Thursday, July 31, 2008

Lord, In Your Mercy, Incline Not Your Ear Unto Our Prayer

With apologies to George Weigel, who wrote on this subject some years ago, I feel the need to chime in on what is for me one of the greatest sources of liturgical annoyance possible: the General Intercessions.

What is the source of annoyance, exactly? Well, for one thing I don't like repetitive activities, but that doesn't really account for all of it in this case. I think what really drives me nuts is the fact that the General Intercessions usually do not include the petitions which should be there, but they do include things which do not belong.

Allow me to explain. The General Intercessions are to include prayers for the pope, the local bishop, and the dead, if not some other intentions as well. Moreover, there is a hierarchical order in these petitions which is to be followed. In the typical parish, however, none of this is observed. The one aspect of this which might be employed is the prayer for the dead at the end of the intercessions. Beyond that, nothing.

But it gets worse. What is done instead of what should be done is often downright appalling. The General Intercessions are turned into the "specific intercessions" which are premised in ways that will inevitably exclude the thinking of at least some of the members of the congregation. For example, I have heard petitions that baldy advocate for a "redistribution of the world's resources" on behalf of the poor by national and even world leaders. This is ill-advised, to say the least, because, instead of simply praying for the poor, we're being asked to pray that the poor be helped through particular means, which some (or most) may find to be impractical or even downright reprehensible. It's all quite enough at times to get me to mumble under my breath, "Lord, don't hear our prayer." I'm all for helping the poor, but not through the use of coercion. Leave Robin Hood in the story books.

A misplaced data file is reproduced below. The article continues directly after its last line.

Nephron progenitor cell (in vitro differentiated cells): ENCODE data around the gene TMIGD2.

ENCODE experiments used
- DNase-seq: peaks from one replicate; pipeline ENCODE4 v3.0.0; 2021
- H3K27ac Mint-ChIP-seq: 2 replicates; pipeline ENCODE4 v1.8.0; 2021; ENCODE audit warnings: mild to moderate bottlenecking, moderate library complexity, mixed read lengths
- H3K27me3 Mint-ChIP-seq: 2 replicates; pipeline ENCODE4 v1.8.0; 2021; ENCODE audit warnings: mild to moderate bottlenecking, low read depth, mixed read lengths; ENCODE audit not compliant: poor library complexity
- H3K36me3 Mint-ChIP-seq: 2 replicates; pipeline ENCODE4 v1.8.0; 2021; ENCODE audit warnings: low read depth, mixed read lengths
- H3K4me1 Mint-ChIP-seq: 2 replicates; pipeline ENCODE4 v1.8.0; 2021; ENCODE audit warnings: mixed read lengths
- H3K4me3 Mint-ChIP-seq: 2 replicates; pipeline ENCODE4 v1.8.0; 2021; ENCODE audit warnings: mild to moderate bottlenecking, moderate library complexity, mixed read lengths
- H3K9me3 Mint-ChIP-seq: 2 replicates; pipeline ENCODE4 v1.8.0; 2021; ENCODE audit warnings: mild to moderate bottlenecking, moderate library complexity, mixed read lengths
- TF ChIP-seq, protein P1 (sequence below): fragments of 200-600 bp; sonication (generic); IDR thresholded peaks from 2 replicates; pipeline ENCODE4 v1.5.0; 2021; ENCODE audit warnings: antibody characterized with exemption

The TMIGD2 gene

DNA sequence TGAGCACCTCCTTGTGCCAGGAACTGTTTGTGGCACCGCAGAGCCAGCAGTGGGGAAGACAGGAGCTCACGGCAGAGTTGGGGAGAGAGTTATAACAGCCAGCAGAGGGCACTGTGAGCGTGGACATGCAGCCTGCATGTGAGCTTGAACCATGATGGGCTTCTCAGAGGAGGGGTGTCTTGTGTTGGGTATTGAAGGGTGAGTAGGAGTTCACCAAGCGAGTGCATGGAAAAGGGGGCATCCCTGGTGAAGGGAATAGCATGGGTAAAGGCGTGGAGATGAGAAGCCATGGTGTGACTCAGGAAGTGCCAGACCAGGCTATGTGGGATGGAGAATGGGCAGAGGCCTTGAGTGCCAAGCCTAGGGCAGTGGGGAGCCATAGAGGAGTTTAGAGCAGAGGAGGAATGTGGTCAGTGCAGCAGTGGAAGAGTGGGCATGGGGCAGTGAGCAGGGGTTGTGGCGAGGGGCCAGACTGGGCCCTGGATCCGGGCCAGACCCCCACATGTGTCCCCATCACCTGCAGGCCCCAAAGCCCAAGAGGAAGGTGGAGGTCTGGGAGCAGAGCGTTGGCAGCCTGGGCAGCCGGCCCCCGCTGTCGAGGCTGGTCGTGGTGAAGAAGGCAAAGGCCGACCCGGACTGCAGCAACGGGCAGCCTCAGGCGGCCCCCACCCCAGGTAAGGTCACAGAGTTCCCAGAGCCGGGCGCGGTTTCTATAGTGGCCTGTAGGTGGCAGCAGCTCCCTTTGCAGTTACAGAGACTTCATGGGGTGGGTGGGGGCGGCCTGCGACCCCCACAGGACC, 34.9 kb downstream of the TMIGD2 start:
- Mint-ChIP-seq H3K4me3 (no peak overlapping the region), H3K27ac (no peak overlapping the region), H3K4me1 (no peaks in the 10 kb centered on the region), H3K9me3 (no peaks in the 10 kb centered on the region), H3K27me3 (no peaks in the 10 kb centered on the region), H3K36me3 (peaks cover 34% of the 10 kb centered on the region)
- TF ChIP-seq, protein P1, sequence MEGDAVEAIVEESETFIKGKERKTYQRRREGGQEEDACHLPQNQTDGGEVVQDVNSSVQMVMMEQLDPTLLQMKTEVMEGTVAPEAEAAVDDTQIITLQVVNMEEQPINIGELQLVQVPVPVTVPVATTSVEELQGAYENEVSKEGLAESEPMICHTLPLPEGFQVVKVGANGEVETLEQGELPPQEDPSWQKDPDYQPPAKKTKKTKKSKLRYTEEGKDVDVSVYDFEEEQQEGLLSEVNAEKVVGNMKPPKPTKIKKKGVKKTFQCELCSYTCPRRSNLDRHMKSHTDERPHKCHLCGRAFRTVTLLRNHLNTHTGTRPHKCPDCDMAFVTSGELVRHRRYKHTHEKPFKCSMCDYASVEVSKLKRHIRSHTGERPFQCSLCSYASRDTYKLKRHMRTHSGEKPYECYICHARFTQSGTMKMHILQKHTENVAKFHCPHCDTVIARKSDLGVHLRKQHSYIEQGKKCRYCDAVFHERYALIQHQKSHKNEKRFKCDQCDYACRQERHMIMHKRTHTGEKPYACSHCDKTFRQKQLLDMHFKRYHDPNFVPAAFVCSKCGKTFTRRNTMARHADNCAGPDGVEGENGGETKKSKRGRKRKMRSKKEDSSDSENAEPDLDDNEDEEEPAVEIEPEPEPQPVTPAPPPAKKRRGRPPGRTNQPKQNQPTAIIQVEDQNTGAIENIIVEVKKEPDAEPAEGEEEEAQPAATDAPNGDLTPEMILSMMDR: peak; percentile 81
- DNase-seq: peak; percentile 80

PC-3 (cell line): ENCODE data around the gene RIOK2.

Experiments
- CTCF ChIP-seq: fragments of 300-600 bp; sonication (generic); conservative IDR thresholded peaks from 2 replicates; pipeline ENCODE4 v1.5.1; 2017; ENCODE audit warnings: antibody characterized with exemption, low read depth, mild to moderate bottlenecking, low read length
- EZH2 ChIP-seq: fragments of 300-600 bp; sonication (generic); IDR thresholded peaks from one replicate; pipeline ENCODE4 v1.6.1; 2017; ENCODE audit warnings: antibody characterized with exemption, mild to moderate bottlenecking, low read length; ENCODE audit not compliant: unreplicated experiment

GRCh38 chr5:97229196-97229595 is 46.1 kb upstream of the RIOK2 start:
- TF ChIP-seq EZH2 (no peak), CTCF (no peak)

I could pile on other stories, but they would be unnecessary to make this point: the General Intercessions are not a vehicle for cramming any one particular judgment down the throats of the people in the pews.

What to do about this problem? It is quite apparent that one could write guidelines ad infinitum, but this will do no good: Some will still use this liturgical moment to promote their own agenda--whatever ideological platform it may come from. I've often thought that the General Intercessions should simply be removed from the liturgy, and I still wouldn't be opposed to this. As one priest has pointed out to me, everything that's supposed to be in the General Intercessions is already in the Roman Canon.

A compromise, however, would be enough to get me to sit down and be quiet. Here's what I have in mind: a fixed formula (such as is used in many Anglican churches) which is based upon the form of the Intercessions of Good Friday, which use the form of the Western intercessory prayers from centuries ago. In fact, they've stood the test of time and always been there. (I will delete comments that try to sidetrack us onto the boring subject of the Good Friday prayer for the conversion of the Jews.)

The Intercessions of Good Friday are solemn, and not just because of the day on which they are said. Much of this solemnity comes from the form employed. This is a vast improvement over the banality which often reigns during the General Intercessions in typical liturgical praxis. Using a fixed form will have the benefits of making sure that all the right intercessions are there, that they are phrased in a way appropriate for a religious rather than a political function, that heightened language is used, and even that a sense of ritual prevails over arbitrariness. Of course, besides all of this, solemnity can be added by singing the intercessions.

And so, for the intention that this may be accomplished, I say, "Lord, hear our prayer."

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